My Trick List: A Personal Names Project


Rereading Tennessee Williams’s Memoirs recently, I came across this line: “But then life is full of transient loves when you are young.”

His poignantly poetic line sent me searching for reminders of my own transient loves of youth, which is how I rediscovered my list, long forgotten, written in pencil on tablet paper, smudged and yellowing for dramatic effect. I don’t remember when I compiled the list. 1985? 1990? It’s hard to be sure now.

Though I didn’t put a title on it then, I will now: “My Trick List.” There they are, the 123 men I’ve had sex with. There’s no use denying it: many were one-night stands. Some were repeats over days or weeks. Some were periodic fuckbuddies over years. Three or four were even lovers, though “lover” sounds so dated now, in the age of husbands.

The author in Saint Louis, 1972

One hundred and twenty-three: not very many, maybe, compared to sexual super-gays like Samuel Steward, aka Phil Andros, who meticulously noted on index cards details about thousands of his own tricks over a lifetime—including names like Rudolph Valentino, and Rock Hudson. In defense of my own gay prowess, I’ll note that mine all happened in a few short years in the 1970s, before I met the man who is now my husband. His name is the last one on my list.

Not all 123 are “names,” exactly—more like identifiers in many cases, because sometimes I forgot the names, or never knew them. Drugs, sex, and discotheques don’t make for great name recall. For example, Number 6 is “American in Paris” and Number 73 is “Largest Personality (in Chicago).”

How I wish I could remember more about Number 1: “Flyboy in Cotton Field.” There was an Air Force base in the town where I grew up, and I do remember how good he looked, standing at attention in uniform, and out of it. It’s probably best that I don’t remember more about Number 47, “Awful,” or Number 82, “The One I Walked Out On.” I’m sure they would both agree that it’s best to admit your mistakes early and just get out.

I seem to have had my international period: “Brazilian in New Haven”; “Hot Italian”; “Key West Portuguese.” And my religious phase: “X-Mormon”; “Franciscan Brother”; “MCC Minister.”

“Callipygous redhead in K.C.” sure takes me back. “San Francisco, Into Bondage” and “Abuse from NC” make me a little queasy now, and “FFA, Fist Full of …” makes me a little faint. “Hard As Two Rocks, St. Louis” is unforgettable, but “Cincinnati Airline Pilot” is only the vaguest memory. He was not a flight to remember.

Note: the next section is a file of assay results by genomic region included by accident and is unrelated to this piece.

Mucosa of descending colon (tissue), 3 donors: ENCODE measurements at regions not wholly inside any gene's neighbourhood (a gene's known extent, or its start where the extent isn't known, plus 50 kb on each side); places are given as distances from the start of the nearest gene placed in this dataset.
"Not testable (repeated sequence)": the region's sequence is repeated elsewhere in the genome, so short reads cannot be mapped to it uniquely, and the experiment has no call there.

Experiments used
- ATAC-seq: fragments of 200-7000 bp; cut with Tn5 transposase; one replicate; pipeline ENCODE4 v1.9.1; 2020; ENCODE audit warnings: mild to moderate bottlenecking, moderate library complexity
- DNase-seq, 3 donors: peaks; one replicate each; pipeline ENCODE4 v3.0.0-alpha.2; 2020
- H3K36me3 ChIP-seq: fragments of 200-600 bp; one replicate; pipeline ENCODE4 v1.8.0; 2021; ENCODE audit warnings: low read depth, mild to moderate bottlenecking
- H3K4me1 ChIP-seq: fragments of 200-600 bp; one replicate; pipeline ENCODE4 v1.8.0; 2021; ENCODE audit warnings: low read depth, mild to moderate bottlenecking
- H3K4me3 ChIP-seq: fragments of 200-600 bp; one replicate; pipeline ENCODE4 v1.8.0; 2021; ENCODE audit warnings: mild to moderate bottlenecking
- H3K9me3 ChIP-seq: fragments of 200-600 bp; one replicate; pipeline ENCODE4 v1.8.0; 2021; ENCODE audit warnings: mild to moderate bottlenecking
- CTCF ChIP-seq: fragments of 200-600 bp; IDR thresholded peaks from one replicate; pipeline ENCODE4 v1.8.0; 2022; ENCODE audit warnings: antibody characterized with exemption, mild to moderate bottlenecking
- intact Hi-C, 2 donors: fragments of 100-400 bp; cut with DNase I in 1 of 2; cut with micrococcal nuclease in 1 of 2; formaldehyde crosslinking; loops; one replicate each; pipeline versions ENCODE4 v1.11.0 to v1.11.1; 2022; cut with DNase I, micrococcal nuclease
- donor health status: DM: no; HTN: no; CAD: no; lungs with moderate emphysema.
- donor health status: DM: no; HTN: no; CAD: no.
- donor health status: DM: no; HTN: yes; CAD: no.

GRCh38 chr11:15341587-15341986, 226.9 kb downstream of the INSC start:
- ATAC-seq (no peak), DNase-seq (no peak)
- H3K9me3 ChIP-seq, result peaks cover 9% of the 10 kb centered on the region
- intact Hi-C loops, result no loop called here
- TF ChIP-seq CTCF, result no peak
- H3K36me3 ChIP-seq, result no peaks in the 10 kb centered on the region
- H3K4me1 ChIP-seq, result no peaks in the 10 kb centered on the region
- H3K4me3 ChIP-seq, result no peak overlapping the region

“First True Love” I remember vividly, his corn-silk hair, his lean chest, his blue eyes—cutting, steel-blue eyes as it turned out—and the memory brings a wistful tear to my own eye even now.

Since this is the information age, I decided to see what I could find out about some of those who are actual names on my list, rather than just identifiers.

I didn’t find “First True Love,” but I did find “Rush, in New York”—such a sweet, hot guy—though he lit my first cigarette for me, so I really shouldn’t be so indulgent toward him. He went back to his Mississippi home to die in 1983, the cause not much doubt. And I located “Gary Who Loved Sex”—at least a memory of him in a church bulletin from later on. He moved to San Francisco at exactly the wrong time for a man so into having other men so into him.

I had no idea that “John the Professor,” now also gone, was so much older than I, or that he had a wife. “Med Student Karl” is still with us, having practiced medicine in a Midwestern state for forty years. “Jason the gorgeous” I found in another memoir via Google Books—Young Man From the Provinces: A Gay Life Before Stonewall, by Alan Helms, a handsome, glamorous “golden boy” of 1950s Gay New York, who later transformed himself into an English professor. He’s my one degree of separation from the gay, beautiful, and famous of another age.

I found a few more, but not many. It was long ago, and many didn’t make it to the Internet age.

When I wrote my list it seemed like life was winding down—certainly youth was—and that I might not have much time left. I figured I’d better write things down fast before my memory faded. Now, thirty-plus years later, life is still winding down, but I can still pretty much remember. As it turned out, I’m one of those lucky enough to get old, but certainly there can’t be much time left now.

For many of my 123, there’s no time left at all, but perhaps it means something that I remember them, even if only as “Hair Weave on Westminster” or “Banker and Urologist” (oops, two for one that time—make that 124). Maybe some of the ones who are still around remember me too. Maybe they’ve even written me down. That would be “Insecure, buns not of steel, drank too much, but not absolutely awful” (except probably for one or two), or however they identified me on their list. I admit I’d sort of like to know.

I guess I could ask my husband how he listed me after that first night way back when. But maybe I won’t. After forty years together, I’ll just assume I rated at least okay with him.


Randy Tibbits is a former librarian who lives in Houston with his husband of forty years. He has launched a retirement career as an independent arts researcher, writer, and curator focusing on the pre-Stonewall LGBT artists of Texas.